Receive Size
      This 8-bit field contains an encoded value corresponding to the
      largest RPC-over-RDMA message this peer can receive via posted
      receive buffers.  The value is encoded as described in
      Section 3.1.2.

   The requester MUST use the smaller of its maximum send size and the
   responder's maximum receive size as the requester-to-responder inline
   threshold.  The responder MUST use the smaller of its maximum send
   size and the requester's maximum receive size as the responder-to-
   requester inline threshold.

3.1.1.  Feature Support Flags

   The bits in the Flags field are labeled from bit 8 to bit 15, as
   shown in the diagram above.  When the Version field contains the
   value "1", the bits in the Flags field have the following meaning:

   Bit 15
      When a requester sets this flag, it sends only R_keys that can
      tolerate Remote Invalidation.  When a responder sets this flag, it
      can generate RDMA Send With Invalidate Work Requests.  When both
      peers on a connection set this flag, the responder MAY use RDMA
      Send With Invalidate when transmitting RPC Replies.  When either
      peer on a connection clear this flag, the responder MUST use RDMA
      Send when transmitting RPC Replies.

   Bits 14 - 8
      These bits are reserved and must be zero.

3.1.2.  Encoding the Inline Threshold Value

   Inline threshold sizes from 1KB to 256KB can be represented in the
   Send Size and Receive Size fields.  A sender computes the encoded
   value by dividing the actual value by 1024 and subtracting one from
   the result.  A receiver decodes this value by performing a
   complementary set of operations.





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3.2.  Extending The Message Format

   The Private Data format described above can be extended by adding
   additional optional fields which follow the first eight octets, or by
   making use of one of the reserved bits in the Flags fields.  To
   introduce such changes while preserving interoperability, a new
   Version number is to be allocate, and new fields and bit flags are to
   be defined.  A description of how receivers should behave if they do
   not recognize the new format is to be provided as well.  Such
   situations may be addressed by specifying the new format in a
   document updating this one.

4.  Interoperability Considerations

   This extension is intended to interoperate with RPC-over-RDMA Version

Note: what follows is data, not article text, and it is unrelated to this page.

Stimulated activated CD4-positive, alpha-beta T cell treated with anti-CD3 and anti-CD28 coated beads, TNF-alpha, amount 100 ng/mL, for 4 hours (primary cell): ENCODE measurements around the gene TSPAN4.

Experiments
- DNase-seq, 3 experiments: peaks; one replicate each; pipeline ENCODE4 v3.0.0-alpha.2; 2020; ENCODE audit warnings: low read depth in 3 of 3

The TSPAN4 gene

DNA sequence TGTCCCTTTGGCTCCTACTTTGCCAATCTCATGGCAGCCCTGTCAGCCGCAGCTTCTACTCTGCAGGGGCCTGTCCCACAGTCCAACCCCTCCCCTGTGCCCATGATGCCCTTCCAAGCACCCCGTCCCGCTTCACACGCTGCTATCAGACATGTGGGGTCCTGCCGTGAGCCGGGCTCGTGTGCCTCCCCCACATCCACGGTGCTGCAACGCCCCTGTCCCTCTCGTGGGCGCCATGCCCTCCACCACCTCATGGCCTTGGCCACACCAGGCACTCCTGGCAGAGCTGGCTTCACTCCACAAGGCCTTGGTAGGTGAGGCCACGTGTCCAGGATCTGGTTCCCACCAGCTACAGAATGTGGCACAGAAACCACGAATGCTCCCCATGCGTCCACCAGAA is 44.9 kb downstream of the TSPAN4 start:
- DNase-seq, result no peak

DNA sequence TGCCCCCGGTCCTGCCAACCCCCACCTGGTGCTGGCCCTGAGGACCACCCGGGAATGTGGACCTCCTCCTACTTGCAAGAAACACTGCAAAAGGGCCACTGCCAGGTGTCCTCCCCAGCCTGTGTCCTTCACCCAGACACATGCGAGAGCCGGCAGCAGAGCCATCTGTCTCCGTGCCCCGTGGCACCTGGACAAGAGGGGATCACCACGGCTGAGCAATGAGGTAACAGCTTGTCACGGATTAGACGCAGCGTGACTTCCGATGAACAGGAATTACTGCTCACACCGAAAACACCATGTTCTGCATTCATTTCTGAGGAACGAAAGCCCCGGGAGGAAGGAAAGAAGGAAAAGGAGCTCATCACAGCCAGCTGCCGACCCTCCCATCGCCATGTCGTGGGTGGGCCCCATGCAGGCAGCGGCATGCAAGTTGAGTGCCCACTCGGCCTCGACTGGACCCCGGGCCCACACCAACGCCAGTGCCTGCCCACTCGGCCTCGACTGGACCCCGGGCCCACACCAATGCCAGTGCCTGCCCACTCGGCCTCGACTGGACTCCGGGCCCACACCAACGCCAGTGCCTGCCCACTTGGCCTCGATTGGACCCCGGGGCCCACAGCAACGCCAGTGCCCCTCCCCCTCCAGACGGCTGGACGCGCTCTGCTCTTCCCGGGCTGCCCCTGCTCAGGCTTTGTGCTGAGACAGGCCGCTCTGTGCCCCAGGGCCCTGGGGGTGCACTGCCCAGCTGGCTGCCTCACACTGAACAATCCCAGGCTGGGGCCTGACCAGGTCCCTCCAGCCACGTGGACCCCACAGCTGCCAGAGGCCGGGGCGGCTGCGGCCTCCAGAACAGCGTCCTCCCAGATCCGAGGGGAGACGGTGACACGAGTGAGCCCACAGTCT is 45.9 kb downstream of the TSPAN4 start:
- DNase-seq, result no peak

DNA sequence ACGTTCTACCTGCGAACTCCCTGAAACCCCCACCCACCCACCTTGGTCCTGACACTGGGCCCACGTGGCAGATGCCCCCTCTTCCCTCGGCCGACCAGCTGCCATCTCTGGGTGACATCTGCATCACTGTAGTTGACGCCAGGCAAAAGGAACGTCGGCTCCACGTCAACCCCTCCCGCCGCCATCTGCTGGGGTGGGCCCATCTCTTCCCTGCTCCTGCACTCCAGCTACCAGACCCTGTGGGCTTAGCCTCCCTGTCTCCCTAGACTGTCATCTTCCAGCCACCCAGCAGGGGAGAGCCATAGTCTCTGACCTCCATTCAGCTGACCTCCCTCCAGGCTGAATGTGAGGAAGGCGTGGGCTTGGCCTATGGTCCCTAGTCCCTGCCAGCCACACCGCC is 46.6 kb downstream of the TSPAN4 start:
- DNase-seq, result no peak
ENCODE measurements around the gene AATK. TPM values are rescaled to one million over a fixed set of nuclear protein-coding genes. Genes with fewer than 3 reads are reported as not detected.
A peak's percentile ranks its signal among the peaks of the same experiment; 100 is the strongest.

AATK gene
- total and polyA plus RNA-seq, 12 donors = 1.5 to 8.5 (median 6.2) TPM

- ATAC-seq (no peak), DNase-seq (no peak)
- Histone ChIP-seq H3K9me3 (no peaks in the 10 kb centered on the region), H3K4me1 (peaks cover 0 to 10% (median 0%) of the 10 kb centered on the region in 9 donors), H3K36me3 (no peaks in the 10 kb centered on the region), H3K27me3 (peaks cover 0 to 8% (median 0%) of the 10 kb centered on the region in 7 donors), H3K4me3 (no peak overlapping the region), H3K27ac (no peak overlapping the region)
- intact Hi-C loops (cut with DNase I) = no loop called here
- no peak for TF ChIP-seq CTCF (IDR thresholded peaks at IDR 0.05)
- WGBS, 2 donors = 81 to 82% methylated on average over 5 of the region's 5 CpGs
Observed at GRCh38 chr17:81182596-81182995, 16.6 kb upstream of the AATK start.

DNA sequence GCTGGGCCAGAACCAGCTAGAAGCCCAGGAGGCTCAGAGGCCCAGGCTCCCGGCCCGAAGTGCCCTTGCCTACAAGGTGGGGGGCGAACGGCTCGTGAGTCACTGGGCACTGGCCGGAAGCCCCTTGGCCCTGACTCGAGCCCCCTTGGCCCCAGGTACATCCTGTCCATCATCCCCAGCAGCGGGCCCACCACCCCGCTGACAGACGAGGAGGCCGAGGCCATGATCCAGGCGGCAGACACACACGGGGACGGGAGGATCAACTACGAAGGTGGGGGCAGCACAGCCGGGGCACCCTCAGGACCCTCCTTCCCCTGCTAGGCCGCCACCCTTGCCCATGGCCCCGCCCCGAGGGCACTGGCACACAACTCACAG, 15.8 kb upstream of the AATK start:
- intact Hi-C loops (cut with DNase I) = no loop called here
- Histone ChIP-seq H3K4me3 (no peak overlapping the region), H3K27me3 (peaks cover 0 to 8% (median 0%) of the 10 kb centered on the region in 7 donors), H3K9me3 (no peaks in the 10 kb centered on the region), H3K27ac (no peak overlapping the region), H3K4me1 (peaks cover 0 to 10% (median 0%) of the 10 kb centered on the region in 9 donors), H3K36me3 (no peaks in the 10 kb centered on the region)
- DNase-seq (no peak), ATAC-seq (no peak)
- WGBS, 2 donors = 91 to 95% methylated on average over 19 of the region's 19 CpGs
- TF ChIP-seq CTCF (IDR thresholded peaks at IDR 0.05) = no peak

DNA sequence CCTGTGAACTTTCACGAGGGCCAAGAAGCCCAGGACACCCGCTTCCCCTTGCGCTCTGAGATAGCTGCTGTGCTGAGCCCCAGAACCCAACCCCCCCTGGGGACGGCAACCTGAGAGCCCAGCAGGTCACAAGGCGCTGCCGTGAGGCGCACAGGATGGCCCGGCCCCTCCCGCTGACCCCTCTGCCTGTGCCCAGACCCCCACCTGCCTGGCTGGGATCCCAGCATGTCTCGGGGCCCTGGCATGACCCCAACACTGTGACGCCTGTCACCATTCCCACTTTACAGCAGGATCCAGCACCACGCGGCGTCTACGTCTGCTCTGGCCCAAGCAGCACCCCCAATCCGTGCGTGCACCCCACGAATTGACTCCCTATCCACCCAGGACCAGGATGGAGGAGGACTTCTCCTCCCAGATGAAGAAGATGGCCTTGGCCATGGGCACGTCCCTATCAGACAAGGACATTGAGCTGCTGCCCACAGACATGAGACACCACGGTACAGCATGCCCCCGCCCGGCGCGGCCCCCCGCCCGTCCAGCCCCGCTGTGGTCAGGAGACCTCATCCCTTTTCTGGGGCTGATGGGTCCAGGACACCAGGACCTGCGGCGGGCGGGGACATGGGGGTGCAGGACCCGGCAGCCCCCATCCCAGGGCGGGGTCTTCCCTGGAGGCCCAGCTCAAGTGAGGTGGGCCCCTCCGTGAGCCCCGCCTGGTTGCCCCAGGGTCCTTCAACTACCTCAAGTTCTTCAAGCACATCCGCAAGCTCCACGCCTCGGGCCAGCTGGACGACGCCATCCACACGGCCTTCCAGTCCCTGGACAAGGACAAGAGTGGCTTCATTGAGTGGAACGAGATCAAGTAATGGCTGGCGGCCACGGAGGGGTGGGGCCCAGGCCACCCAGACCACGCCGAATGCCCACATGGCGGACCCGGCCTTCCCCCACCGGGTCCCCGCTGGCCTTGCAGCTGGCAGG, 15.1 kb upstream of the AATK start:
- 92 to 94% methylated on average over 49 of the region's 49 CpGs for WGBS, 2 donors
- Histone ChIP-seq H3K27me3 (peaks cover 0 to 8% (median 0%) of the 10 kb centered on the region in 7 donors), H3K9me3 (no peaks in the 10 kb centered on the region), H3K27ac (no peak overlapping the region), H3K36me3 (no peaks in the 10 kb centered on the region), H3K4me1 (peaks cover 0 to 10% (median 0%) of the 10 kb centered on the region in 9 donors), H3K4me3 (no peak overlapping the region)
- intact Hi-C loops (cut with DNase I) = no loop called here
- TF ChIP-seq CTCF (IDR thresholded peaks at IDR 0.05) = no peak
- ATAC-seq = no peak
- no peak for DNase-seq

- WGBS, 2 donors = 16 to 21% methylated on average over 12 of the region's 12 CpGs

One implementations that do not support the exchange of CM Private
   Data.  When a peer does not receive a CM Private Data message which
   conforms to Section 3, it MUST act as if the remote peer supports
   only the default RPC-over-RDMA Version One settings as defined in
   [I-D.ietf-nfsv4-rfc5666bis].  In other words, the peer is to behave
   as if a Private Data message was received in which bit 8 of the Flags
   field is zero.  and both Size fields contain the value zero.

5.  IANA Considerations

   This document does not require actions by IANA.

6.  Security Considerations

   RDMA-CM Private Data typically traverses the link layer in the clear.
   A man-in-the-middle attack could alter the settings exchanged at
   connect time such that one or both peers might perform operations
   that result in premature termination of the connection.

7.  References

7.1.  Normative References

   [I-D.ietf-nfsv4-rfc5666bis]
              Lever, C., Simpson, W., and T. Talpey, "Remote Direct
              Memory Access Transport for Remote Procedure Call, Version
              One", draft-ietf-nfsv4-rfc5666bis-11 (work in progress),
              March 2017.

   [RFC2119]  Bradner, S., "Key words for use in RFCs to Indicate
              Requirement Levels", BCP 14, RFC 2119,
              DOI 10.17487/RFC2119, March 1997,
              <http://www.rfc-editor.org/info/rfc2119>.



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   [RFC5040]  Recio, R., Metzler, B., Culley, P., Hilland, J., and D.
              Garcia, "A Remote Direct Memory Access Protocol
              Specification", RFC 5040, DOI 10.17487/RFC5040, October
              2007, <http://www.rfc-editor.org/info/rfc5040>.

   [RFC5042]  Pinkerton, J. and E. Deleganes, "Direct Data Placement
              Protocol (DDP) / Remote Direct Memory Access Protocol
              (RDMAP) Security", RFC 5042, DOI 10.17487/RFC5042, October
              2007, <http://www.rfc-editor.org/info/rfc5042>.

7.2.  Informative References

   [IBTA-IB]  InfiniBand Trade Association, "InfiniBand(TM) Architecture
              Specification Volume 1 Release 1.2", November 2007,
              <http://www.infinibandta.org>.

   [RFC5666]  Talpey, T. and B. Callaghan, "Remote Direct Memory Access
              Transport for Remote Procedure Call", RFC 5666,
              DOI 10.17487/RFC5666, January 2010,
              <http://www.rfc-editor.org/info/rfc5666>.

   [RFC7861]  Adamson, A. and N. Williams, "Remote Procedure Call (RPC)
              Security Version 3", RFC 7861, DOI 10.17487/RFC7861,
              November 2016, <http://www.rfc-editor.org/info/rfc7861>.

Appendix A.  Acknowledgments

   Thanks to Christoph Hellwig and Devesh Sharma for suggesting this
   approach.  The author also wishes to thank Bill Baker and Greg
   Marsden for their support of this work.

   Special thanks go to Transport Area Director Spencer Dawkins, nfsv4
   Working Group Chair Spencer Shepler, and nfsv4 Working Group
   Secretary Thomas Haynes for their support.

Author's Address

   Charles Lever
   Oracle Corporation
   1015 Granger Avenue
   Ann Arbor, MI  48104
   USA

   Phone: +1 248 816 6463
   Email: chuck.lever@oracle.com